Thermalright Venomous X CPU cooler
Thermalright is one of the top cooler manufactures, and for many years they sat as king of the hill with the Ultra 120 (or TRUE as some call it) and its many revisions. In the last couple of years that status has been challenged by companies like Noctua with the NH-U12P, and more recently the NH-D14. To get back on the top of the hill Thermalright has updated the Ultra 120 design and has called it the Venomous X.
We recently tested the Noctua NH-D14 and were very curious to see how the new Venomous X compared. So we contacted out friends at Crazy PC and they were nice enough to send us over a retail Venomous X. Let's get started by looking over the specifications and features of the Venomous X.
- All new patented multiple support pressure vault bracket system allows users to add pressure to the bracket system (40~70 lbs.) and have a more efficient and secure mounting (1366 / 1156 / 775).
- Mirrored copper base increasingly upgrades the quality and the performance of the heatsink.
- Special bent winglet design allows hot air to pass the heatsink more rapidly.
- Heatsinks are all nickel plated to ensure the best quality and performance and could last for years.
- Soldered heatpipes and copper base and fins to ensure the best thermal conducting efficiency.
- Six sintered heatpipe design: all heatpipes are nickel plated to slow the oxidation deterioration to the heatpipe and to ensure longer usage and performance of the heatsink for the cpu.
- Includes 2 sets of 120 x 25mm fan clips and Chill factor II thermal paste.
- Convex copper base design to ensure the highest thermal conducting thermal efficiency between the cpu and the heatsink.
- Heatsink Dimension: Length 127mm x Width 63mm x Height 160mm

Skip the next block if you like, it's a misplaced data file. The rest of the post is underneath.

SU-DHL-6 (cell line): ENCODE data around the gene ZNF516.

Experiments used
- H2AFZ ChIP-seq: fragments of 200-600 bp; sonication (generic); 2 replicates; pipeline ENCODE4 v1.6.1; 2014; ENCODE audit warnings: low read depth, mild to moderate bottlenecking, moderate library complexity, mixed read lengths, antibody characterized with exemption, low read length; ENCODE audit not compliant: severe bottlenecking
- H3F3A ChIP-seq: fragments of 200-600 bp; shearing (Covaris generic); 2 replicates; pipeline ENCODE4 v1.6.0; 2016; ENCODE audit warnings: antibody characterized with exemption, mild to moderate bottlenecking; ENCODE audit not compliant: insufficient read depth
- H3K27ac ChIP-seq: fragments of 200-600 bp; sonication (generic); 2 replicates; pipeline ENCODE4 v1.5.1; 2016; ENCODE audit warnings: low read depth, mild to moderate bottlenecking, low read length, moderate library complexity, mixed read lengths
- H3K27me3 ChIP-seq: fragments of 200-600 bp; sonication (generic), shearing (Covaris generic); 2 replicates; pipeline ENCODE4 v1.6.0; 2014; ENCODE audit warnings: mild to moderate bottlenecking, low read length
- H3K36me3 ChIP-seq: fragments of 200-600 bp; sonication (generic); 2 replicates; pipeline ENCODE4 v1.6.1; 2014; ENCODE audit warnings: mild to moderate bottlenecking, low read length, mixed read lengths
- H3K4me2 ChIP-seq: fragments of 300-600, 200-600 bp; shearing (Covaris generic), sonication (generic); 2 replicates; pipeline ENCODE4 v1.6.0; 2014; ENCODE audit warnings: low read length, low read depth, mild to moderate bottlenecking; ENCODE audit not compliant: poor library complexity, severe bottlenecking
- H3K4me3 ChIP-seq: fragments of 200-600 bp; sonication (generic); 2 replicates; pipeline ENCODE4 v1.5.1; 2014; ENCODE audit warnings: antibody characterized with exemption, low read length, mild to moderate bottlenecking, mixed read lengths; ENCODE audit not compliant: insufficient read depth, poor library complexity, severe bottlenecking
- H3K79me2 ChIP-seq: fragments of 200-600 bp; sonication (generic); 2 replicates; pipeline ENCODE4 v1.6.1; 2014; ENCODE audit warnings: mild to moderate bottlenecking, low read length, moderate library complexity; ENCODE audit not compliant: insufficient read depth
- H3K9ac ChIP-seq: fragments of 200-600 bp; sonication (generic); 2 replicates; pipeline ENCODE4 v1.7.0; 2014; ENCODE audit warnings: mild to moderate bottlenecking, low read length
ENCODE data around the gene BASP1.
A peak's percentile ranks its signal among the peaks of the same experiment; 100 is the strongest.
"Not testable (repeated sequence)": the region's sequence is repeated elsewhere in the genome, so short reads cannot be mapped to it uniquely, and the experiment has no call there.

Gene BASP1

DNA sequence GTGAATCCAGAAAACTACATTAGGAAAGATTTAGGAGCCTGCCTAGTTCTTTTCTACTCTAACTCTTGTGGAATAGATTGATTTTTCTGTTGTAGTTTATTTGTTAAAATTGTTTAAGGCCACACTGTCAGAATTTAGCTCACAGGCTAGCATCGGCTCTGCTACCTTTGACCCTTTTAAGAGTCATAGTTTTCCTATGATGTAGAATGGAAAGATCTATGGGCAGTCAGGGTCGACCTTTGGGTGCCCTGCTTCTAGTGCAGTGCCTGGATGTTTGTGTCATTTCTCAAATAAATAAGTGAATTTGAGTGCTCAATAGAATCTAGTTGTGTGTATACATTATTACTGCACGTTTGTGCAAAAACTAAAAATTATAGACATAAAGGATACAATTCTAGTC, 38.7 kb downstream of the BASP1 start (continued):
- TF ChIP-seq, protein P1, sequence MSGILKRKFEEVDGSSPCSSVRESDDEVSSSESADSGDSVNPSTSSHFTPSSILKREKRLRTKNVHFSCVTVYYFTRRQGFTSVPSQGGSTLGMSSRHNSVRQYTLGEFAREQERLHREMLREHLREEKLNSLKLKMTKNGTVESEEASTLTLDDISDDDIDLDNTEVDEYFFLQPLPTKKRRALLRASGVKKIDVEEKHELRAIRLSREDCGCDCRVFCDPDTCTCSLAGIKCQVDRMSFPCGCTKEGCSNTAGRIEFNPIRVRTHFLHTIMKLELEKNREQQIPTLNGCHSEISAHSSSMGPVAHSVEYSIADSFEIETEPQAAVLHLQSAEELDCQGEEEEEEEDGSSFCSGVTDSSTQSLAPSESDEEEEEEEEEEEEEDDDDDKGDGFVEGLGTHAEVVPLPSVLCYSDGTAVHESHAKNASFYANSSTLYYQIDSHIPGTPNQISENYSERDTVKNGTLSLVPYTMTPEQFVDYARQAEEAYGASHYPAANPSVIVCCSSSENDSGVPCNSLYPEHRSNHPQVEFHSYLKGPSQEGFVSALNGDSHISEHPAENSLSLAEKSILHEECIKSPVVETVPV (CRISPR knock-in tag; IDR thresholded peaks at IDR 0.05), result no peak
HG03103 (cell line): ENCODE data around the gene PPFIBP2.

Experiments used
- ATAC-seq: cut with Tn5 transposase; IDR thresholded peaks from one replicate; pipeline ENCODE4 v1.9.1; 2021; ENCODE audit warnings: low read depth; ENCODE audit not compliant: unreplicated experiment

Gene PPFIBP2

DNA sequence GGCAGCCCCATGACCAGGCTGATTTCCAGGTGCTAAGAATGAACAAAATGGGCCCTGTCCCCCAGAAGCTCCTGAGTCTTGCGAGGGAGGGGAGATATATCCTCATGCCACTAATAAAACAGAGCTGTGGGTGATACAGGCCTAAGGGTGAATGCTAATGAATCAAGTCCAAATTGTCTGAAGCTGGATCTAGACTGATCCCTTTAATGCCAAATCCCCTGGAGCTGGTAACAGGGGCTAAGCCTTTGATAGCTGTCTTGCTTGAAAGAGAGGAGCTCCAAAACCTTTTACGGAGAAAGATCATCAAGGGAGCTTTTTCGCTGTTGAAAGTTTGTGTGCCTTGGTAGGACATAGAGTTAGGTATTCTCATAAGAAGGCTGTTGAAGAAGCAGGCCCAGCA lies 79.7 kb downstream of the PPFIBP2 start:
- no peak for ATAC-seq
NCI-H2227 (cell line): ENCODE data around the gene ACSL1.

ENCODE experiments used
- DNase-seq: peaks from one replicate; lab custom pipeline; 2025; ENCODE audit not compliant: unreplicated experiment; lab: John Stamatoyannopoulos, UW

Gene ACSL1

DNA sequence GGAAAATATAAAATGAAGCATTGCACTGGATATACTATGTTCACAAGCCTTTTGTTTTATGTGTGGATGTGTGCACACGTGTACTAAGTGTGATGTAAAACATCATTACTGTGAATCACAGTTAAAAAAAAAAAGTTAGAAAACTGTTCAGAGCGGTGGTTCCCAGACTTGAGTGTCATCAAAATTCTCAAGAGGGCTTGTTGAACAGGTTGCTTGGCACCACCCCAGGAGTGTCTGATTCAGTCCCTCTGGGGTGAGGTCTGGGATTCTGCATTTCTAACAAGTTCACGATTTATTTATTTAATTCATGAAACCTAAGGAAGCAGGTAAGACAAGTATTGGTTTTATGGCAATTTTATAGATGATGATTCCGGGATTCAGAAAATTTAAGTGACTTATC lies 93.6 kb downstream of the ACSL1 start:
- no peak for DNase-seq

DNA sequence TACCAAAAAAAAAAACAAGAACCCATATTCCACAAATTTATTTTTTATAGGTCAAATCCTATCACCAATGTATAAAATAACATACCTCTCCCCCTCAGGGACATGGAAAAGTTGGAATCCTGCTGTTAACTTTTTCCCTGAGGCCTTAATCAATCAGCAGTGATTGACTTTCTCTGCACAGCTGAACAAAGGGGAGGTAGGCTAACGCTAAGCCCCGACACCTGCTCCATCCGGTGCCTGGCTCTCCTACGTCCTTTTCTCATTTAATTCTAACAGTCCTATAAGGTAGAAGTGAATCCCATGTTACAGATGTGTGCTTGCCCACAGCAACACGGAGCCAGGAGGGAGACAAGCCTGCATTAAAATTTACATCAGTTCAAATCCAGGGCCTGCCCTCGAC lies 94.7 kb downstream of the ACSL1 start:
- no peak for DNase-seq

- Weight: 755 g (excluding fan and bracket system)
- Heatpipe: 6mm sintered heatpipe x 6 units
- Copper base: C1100 pure nickel plated copper base, with ultra-shine mirrored surface.
The Venomous X comes in a nice classy looking and very sturdy box.
Inside we can see the cooler is cradled nicely in a high density foam under a small accessories box.
Anyone familiar with the Ultra 120 will see the Venomous X heritage right away. This is mainly due the fact that the design is pretty much the same with some subtle changes to the cooler itself. The most noticeable change is the profile of the cooling fins. The biggest change is in the new mounting base: more on that in a moment.
Looking from the side we can see Thermalright kept the winglet design and six heatpipes. There are 47 fins on the Venomous X; the Ultra 120 had 52. Thermalright also increased the spacing between the fins to allow the air flow from the fans to flow easier and pull the heat away faster.
The new fin profile has a saw tooth look to it. If you visualize in your head and connect the saw tooth points you get a bunch of X's.
The Venomous X still uses the winglet design from the Ultra 120 design. The winglets help minimize air flow resistance.
The base of the Venomous X comes protected by a sticky plastic cover.
The base of the Venomous X has a mirror polish to it so nice you could use it to shave. It's also slightly convex, or humped, in the middle to cause more pressure on the CPU heat spreader.
The dimple on the base of the heat sink is for centering the cooler on the CPU. This was on both Thermalright coolers, but the Venomous X HSF uses this for the pressure adjustment screw. The screw fits in the dimple to center it and the large base plate helps apply and even out the pressure.
Installing the Venomous X
The Venomous X comes with everything that is needed to mount to an Intel LGA 775/1156/1366 socket; sorry, AMD guys/gals -- no love for you. You may have noticed there are no fans in the images so far. That's because the Venomous X doesn't come with any. It does come with the spring clips and rubber vibration strips to mount up two 120mm x 25mm fans of your choice.